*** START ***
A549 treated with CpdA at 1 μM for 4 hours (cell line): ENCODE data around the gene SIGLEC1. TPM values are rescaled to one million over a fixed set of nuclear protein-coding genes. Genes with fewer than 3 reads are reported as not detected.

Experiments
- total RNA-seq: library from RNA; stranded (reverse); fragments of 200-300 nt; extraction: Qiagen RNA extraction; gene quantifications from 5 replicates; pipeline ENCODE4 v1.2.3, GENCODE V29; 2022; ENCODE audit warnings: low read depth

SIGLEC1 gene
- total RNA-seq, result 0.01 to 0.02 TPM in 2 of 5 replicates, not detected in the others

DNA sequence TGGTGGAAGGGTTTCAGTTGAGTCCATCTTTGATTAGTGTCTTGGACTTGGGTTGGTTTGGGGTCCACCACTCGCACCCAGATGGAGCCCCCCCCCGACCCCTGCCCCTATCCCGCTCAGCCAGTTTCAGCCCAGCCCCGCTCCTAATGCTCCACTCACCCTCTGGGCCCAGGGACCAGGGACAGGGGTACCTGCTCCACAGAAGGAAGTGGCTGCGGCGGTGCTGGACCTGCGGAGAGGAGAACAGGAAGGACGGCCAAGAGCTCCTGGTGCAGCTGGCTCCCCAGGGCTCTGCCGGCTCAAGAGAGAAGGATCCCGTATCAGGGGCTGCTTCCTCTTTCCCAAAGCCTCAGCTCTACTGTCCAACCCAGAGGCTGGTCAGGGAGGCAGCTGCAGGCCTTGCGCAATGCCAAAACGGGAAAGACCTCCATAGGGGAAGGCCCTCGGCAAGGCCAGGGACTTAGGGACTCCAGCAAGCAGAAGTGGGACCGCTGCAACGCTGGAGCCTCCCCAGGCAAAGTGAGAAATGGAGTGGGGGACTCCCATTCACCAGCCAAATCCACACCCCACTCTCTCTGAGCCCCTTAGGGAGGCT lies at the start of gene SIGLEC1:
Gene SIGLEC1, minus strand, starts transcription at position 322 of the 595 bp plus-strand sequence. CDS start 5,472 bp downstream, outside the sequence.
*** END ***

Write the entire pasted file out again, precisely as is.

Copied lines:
A549 treated with CpdA at 1 μM for 4 hours (cell line): ENCODE data around the gene SIGLEC1. TPM values are rescaled to one million over a fixed set of nuclear protein-coding genes. Genes with fewer than 3 reads are reported as not detected.

Experiments
- total RNA-seq: library from RNA; stranded (reverse); fragments of 200-300 nt; extraction: Qiagen RNA extraction; gene quantifications from 5 replicates; pipeline ENCODE4 v1.2.3, GENCODE V29; 2022; ENCODE audit warnings: low read depth

SIGLEC1 gene
- total RNA-seq, result 0.01 to 0.02 TPM in 2 of 5 replicates, not detected in the others

DNA sequence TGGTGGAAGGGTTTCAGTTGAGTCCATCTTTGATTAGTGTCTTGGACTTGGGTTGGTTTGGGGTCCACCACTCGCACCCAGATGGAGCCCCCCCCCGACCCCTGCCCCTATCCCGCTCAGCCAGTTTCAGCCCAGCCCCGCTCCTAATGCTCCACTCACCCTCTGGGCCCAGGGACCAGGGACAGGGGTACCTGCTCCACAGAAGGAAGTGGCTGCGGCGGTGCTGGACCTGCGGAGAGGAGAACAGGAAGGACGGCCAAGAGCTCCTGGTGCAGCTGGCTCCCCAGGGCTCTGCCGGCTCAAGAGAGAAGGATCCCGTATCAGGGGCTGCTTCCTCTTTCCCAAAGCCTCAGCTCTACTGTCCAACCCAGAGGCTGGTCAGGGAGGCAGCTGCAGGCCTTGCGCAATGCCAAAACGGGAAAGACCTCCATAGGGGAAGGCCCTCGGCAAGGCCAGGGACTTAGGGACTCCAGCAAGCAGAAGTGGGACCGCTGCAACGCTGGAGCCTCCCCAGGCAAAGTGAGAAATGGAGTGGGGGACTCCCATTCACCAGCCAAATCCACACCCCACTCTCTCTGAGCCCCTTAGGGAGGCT lies at the start of gene SIGLEC1:
Gene SIGLEC1, minus strand, starts transcription at position 322 of the 595 bp plus-strand sequence. CDS start 5,472 bp downstream, outside the sequence.